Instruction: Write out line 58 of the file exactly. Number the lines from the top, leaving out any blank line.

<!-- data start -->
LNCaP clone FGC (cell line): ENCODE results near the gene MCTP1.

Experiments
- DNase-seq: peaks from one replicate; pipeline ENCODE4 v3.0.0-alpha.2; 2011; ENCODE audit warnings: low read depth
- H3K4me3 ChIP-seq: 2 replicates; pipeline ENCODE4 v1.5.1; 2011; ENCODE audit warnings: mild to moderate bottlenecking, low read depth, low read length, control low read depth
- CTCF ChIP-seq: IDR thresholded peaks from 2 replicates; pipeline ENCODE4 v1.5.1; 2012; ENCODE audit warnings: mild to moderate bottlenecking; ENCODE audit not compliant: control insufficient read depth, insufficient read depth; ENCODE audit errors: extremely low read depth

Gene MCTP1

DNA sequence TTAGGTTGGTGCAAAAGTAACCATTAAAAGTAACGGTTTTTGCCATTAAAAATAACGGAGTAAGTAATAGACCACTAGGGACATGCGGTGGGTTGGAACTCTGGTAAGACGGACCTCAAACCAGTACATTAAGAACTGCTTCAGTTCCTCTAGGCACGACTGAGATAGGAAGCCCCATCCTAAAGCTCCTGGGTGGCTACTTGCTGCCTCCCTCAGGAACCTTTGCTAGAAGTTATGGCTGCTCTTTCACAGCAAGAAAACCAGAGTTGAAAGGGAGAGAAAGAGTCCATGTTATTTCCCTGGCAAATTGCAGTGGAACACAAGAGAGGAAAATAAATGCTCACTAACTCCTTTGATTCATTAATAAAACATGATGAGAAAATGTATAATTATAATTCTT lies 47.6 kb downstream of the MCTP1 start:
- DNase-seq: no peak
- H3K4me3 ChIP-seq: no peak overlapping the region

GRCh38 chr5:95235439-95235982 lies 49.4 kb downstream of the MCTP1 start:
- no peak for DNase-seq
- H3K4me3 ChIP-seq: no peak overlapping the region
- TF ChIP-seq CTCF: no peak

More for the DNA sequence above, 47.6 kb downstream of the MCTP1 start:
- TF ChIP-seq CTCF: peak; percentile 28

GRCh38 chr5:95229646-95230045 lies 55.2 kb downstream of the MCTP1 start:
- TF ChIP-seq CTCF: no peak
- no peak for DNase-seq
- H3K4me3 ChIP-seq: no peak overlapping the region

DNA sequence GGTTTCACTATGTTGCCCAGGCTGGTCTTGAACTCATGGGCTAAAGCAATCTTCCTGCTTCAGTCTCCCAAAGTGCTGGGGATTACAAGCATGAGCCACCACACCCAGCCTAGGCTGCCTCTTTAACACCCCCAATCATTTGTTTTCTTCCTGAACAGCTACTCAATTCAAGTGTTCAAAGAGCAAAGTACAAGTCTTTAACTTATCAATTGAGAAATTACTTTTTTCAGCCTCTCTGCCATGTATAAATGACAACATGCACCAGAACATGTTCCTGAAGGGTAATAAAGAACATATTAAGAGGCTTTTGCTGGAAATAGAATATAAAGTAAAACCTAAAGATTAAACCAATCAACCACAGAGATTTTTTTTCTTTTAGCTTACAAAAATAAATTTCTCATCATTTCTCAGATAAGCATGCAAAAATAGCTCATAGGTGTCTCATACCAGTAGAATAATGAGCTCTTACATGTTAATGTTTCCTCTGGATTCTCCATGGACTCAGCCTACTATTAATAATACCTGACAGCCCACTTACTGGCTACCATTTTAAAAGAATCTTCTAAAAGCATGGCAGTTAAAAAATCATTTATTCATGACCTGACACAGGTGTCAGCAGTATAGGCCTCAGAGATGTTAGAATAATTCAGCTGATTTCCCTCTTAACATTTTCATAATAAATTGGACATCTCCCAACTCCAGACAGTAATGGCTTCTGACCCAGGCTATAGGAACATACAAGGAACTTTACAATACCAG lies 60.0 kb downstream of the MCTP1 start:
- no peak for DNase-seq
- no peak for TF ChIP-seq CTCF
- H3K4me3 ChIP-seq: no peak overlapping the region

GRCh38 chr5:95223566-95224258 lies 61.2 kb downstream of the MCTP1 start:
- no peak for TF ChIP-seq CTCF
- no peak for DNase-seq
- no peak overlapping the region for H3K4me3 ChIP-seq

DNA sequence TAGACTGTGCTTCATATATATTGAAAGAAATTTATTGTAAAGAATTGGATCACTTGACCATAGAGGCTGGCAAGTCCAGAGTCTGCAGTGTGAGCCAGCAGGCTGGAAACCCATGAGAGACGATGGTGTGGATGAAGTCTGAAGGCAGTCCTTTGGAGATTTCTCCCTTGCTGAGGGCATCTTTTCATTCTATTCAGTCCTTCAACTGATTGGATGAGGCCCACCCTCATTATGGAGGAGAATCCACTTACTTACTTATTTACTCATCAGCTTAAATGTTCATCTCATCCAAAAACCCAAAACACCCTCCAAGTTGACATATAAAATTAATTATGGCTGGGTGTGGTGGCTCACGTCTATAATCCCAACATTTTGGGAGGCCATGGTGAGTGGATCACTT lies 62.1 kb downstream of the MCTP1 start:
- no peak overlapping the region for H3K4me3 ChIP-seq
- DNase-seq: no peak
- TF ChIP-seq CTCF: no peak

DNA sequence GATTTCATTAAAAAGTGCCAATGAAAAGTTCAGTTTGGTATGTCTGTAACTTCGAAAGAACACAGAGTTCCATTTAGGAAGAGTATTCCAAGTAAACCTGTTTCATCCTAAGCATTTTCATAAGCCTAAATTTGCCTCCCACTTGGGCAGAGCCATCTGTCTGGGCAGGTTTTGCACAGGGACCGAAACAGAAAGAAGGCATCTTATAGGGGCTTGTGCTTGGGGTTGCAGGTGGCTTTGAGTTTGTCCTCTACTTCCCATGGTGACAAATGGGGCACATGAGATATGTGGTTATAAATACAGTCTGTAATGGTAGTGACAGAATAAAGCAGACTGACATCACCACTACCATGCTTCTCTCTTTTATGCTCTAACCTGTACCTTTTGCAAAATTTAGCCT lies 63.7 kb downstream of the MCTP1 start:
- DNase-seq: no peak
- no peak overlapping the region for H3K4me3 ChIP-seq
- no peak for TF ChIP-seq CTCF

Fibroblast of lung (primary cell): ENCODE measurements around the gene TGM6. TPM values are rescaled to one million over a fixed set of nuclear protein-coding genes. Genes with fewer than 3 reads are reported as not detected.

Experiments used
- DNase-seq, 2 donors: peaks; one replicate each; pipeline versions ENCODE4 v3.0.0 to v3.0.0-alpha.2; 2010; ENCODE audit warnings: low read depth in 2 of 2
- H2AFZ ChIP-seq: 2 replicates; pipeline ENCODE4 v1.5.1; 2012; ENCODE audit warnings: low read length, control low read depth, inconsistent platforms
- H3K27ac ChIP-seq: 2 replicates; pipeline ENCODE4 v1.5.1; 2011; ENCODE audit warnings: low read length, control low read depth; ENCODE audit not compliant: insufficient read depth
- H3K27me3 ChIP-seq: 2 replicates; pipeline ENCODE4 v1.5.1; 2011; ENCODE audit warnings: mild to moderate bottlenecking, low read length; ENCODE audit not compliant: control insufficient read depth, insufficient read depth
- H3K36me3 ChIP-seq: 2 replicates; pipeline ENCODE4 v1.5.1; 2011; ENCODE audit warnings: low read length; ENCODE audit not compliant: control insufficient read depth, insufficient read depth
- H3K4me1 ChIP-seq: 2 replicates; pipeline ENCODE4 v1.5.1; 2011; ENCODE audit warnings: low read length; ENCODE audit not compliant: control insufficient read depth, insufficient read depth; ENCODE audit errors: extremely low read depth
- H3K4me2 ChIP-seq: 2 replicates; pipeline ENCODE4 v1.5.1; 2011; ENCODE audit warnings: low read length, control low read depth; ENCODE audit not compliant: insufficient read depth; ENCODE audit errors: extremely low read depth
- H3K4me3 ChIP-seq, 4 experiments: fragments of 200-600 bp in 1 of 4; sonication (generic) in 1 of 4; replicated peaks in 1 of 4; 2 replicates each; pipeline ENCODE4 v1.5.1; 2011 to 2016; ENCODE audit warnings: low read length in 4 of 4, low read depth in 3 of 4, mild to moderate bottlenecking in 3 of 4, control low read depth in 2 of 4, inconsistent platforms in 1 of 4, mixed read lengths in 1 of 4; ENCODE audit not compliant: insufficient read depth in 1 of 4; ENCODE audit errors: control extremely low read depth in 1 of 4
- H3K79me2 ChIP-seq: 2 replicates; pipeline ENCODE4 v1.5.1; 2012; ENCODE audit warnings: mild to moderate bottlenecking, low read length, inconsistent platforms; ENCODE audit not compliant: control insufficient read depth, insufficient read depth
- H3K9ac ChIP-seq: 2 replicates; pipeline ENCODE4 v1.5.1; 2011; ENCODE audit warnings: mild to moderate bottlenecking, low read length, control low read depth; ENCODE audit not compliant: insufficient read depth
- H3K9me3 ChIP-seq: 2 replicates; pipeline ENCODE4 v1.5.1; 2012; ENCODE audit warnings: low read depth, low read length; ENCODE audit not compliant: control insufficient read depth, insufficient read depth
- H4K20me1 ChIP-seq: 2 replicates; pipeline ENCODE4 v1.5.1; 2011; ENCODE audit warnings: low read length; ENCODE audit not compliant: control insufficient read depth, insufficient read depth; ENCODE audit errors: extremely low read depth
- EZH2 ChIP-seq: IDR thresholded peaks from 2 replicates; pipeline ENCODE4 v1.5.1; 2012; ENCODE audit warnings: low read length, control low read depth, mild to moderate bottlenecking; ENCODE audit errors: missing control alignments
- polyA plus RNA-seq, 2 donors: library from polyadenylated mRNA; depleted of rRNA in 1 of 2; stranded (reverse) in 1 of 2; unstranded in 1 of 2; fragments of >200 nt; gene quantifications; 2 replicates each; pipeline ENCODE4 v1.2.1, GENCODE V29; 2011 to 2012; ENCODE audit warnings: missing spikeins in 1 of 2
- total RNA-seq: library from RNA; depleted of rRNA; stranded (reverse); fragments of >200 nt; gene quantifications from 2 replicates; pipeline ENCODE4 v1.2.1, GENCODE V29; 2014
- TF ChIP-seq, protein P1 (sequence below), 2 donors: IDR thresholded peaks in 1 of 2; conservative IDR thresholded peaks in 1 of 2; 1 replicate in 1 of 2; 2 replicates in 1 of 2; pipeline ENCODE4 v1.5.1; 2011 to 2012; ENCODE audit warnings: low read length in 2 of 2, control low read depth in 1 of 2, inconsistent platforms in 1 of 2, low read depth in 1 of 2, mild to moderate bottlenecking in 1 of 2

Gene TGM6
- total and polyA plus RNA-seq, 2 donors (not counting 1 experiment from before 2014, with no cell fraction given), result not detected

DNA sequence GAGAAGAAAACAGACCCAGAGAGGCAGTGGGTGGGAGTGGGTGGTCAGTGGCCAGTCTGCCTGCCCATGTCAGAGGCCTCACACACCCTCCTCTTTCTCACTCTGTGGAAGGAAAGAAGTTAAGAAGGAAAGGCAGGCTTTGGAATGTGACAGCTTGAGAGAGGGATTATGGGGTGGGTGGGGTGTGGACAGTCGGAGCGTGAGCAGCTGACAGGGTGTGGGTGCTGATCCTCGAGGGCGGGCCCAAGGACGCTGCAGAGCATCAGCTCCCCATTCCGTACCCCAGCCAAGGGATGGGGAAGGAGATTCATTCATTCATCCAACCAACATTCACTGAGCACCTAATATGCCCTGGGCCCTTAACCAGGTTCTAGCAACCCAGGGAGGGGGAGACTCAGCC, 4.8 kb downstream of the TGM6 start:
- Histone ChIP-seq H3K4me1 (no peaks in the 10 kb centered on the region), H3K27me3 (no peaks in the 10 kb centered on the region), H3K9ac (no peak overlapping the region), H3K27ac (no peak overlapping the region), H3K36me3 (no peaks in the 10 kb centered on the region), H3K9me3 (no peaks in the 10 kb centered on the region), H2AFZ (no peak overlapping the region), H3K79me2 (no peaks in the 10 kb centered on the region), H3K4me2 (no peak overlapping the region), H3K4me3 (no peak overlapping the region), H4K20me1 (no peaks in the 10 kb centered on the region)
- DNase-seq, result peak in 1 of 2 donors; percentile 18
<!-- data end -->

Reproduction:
- DNase-seq, result peak in 1 of 2 donors; percentile 18